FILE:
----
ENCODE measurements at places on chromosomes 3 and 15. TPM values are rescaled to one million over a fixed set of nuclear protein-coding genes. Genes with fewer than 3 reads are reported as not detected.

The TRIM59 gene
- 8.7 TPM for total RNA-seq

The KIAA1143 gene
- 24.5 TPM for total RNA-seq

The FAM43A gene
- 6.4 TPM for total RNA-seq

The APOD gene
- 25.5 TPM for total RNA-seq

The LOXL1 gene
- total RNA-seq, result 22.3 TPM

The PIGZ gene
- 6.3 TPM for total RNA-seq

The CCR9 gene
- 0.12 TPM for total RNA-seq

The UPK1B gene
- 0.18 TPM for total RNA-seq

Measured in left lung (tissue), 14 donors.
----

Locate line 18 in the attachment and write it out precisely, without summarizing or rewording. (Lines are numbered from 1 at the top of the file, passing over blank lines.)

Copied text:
Measured in left lung (tissue), 14 donors.